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Original Investigation
July 30, 2020

Association of Hearing Impairment With Neurocognition in Survivors of Childhood Cancer

Author Affiliations
  • 1Rehabilitation Services, St. Jude Children’s Research Hospital, Memphis, Tennessee
  • 2Department of Biostatistics, St. Jude Children’s Research Hospital, Memphis, Tennessee
  • 3Department of Epidemiology and Cancer Control, St. Jude Children’s Research Hospital, Memphis, Tennessee
  • 4Department of Psychology, St. Jude Children’s Research Hospital, Memphis, Tennessee
  • 5Department of Oncology, St. Jude Children’s Research Hospital, Memphis, Tennessee
  • 6Department of Pediatric Medicine, St. Jude Children’s Research Hospital, Memphis, Tennessee
  • 7Department of Radiological Sciences, St. Jude Children’s Research Hospital, Memphis, Tennessee
JAMA Oncol. Published online July 30, 2020. doi:10.1001/jamaoncol.2020.2822
Key Points

Question  What is the association between hearing impairment and neurocognitive function in survivors of childhood cancer?

Findings  In this cross-sectional study of 1520 childhood cancer survivors, more than one-third who were treated with ototoxic therapy had severe hearing impairment. Survivors with severe hearing impairment were at an increased risk for neurocognitive deficits, independent of neurotoxic therapy, compared with survivors with normal hearing or with mild hearing impairment.

Meaning  These findings indicate that severe hearing impairment after ototoxic therapy appears to be associated with neurocognitive deficits.


Importance  Despite advancements in cancer therapy and supportive care, childhood cancer survivors remain at risk for chronic morbidities associated with disease and treatment, such as hearing impairment (HI) and neurocognitive deficits. This study, to our knowledge, is the first to objectively measure hearing and neurocognitive function in a large cohort of long-term survivors of childhood cancer stratified by treatment exposures.

Objective  To assess the association of HI with neurocognitive function and the factors in HI that mediate neurocognitive outcomes in survivors of childhood cancer.

Design, Setting, and Participants  Data analyzed in this cross-sectional study were collected for the period April 25, 2007, to June 30, 2017, from participants in the St. Jude Lifetime Cohort Study (SJLIFE), an ongoing study that quantifies the long-term health outcomes of survivors of childhood cancer. Participants included those treated at St. Jude Children’s Research Hospital (Memphis, Tennessee) for childhood cancer who survived 5 or more years after their original diagnosis and who were eligible for audiologic and neurocognitive testing. Hearing outcomes were coded using the Chang Ototoxicity Grading Scale. Data analysis was performed from March 22, 2019, to March 5, 2020.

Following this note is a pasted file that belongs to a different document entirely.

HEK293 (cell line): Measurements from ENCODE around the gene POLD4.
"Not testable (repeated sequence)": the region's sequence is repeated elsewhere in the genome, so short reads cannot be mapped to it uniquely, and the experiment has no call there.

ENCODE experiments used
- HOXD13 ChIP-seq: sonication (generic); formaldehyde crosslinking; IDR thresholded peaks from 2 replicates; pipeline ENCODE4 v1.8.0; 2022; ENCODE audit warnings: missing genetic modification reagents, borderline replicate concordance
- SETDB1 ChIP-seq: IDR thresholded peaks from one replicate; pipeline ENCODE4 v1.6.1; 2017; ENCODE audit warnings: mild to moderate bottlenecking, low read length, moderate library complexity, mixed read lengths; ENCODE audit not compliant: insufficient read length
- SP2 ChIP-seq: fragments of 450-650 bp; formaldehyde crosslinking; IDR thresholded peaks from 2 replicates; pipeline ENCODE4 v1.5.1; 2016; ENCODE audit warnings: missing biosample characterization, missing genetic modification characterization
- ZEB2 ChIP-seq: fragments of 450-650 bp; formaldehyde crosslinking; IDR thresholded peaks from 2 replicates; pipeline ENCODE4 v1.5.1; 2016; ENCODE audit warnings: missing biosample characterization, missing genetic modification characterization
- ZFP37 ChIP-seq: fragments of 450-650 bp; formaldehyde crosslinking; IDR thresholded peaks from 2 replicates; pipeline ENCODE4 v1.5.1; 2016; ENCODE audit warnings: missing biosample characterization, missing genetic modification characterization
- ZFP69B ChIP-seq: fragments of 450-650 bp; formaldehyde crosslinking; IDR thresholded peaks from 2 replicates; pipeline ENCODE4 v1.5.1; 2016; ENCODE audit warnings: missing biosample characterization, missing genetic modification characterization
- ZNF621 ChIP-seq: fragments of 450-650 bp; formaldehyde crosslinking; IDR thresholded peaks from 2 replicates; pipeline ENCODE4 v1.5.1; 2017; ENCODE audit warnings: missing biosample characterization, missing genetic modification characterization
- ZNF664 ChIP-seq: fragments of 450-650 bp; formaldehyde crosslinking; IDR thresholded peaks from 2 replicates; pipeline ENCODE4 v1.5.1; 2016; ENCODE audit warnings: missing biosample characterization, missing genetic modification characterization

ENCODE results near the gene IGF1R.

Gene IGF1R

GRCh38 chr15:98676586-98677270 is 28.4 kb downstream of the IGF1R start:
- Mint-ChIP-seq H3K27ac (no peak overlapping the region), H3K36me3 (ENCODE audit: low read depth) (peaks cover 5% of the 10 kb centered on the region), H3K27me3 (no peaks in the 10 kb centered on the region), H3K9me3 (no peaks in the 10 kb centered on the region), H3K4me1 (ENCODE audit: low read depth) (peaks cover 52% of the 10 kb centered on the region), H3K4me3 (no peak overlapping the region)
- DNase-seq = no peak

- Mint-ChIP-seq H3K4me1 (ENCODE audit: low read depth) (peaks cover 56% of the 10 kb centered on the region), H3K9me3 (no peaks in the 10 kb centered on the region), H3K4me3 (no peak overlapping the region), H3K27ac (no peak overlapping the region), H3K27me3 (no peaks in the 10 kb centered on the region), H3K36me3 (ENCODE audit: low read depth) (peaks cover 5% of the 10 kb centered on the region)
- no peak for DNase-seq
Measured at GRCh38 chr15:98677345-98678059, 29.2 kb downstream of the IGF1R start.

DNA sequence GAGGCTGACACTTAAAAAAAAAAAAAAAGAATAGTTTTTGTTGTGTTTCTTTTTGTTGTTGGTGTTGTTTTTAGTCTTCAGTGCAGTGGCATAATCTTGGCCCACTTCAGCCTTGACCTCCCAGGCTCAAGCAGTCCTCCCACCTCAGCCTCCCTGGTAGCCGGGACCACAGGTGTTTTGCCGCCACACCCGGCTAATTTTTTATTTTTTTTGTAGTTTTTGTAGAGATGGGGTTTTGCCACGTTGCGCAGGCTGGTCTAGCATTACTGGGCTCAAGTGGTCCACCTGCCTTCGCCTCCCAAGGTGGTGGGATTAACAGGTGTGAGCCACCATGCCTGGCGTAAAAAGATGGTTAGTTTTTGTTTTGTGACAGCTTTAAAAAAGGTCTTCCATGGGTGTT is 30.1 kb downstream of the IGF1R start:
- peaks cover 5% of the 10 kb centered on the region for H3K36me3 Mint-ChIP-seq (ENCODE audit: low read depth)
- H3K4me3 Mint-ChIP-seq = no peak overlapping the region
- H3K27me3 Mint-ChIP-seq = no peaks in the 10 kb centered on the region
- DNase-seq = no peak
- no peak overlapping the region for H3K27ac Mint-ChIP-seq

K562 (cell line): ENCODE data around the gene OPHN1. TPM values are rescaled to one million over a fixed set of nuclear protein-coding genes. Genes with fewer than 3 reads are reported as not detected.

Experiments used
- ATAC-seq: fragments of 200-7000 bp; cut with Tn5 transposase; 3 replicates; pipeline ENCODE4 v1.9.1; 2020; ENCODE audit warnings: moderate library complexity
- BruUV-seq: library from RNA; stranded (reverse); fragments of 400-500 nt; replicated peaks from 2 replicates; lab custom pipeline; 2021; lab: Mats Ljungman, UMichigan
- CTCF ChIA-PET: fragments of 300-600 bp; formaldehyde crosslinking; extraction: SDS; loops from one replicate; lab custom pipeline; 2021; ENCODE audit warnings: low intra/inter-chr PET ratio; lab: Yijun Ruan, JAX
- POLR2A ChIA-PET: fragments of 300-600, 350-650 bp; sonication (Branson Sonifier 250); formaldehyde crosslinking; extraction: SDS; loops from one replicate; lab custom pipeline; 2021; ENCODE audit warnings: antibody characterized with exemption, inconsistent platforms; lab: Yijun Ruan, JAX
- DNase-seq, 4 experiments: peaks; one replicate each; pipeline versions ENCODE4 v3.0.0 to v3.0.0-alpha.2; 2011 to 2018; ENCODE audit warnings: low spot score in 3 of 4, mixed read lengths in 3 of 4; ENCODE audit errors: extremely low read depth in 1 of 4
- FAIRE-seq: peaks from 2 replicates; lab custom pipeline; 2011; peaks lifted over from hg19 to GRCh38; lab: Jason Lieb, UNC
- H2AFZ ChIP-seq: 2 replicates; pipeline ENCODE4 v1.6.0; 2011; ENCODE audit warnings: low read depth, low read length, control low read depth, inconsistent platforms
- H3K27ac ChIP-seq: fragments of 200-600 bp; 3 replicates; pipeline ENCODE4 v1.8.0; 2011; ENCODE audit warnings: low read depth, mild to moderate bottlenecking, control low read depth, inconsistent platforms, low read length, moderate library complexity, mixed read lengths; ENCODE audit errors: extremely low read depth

Main Outcomes and Measures  Hearing and neurocognitive function. Survivors were grouped by hearing sensitivity (normal hearing [Chang grade 0], mild HI [Chang grades 1a, 1b, and 2a], or severe HI [Chang grade ≥2b]) and stratified by treatment exposure (platinum-only exposure group [treated with cisplatin and/or carboplatin chemotherapy], cochlear radiotherapy [RT] exposure group [treated with cochlear RT with or without platinum-based chemotherapy], or no exposure group [no platinum-based chemotherapy or cochlear RT]). Multivariable log-binomial models were adjusted for age at diagnosis, time since diagnosis, sex, and relevant treatment exposures.

Results  A total of 1520 survivors of childhood cancer were analyzed, among whom 814 were male survivors (53.6%), the median (interquartile range [IQR]) age was 29.4 (7.4-64.7) years, and the median (IQR) time since diagnosis was 20.4 (6.1-53.8) years. Prevalence and risk of severe HI among survivors were higher in survivors in the platinum-only (n = 107 [34.9%]; relative risk [RR], 1.68 [95% CI, 1.20-2.37]) or cochlear RT (n = 181 [38.3%]; RR, 2.69 [95% CI, 2.02-3.57) exposure group compared with those in the no exposure group (n = 65 [8.8%]). Severe HI was associated with deficits in verbal reasoning skills (no exposure group RR, 1.11 [95% CI, 0.50-2.43]; platinum-only exposure group RR, 1.93 [95% CI, 1.21-3.08]; cochlear RT exposure group RR, 2.00 [95% CI, 1.46-2.75]), verbal fluency (no exposure group RR, 1.86 [95% CI, 1.19-2.91]; platinum-only exposure group RR, 1.83 [95% CI, 1.24-2.71]; cochlear RT exposure group RR, 1.45 [95% CI, 1.09-1.94]), visuomotor speed (no exposure group RR, 1.87 [95% CI, 1.07-3.25]; platinum-only exposure group RR, 3.10 [95% CI, 1.92-4.99]; cochlear RT exposure group RR, 1.40 [95% CI, 1.11-1.78]), and mathematics skills (no exposure group RR, 1.90 [95% CI, 1.18-3.04]; platinum-only exposure group RR, 1.63 [95% CI, 1.05-2.53]; cochlear RT exposure group RR, 1.58 [95% CI, 1.15-2.18]), compared with survivors with normal hearing or with mild HI.

Conclusions and Relevance  Results of this study suggest that severe HI in childhood cancer survivors is associated with neurocognitive deficits independent of the neurotoxic treatment received. Early screening and intervention for HI may facilitate the development and maintenance of neurocognitive function and identify individuals at risk for impairment.

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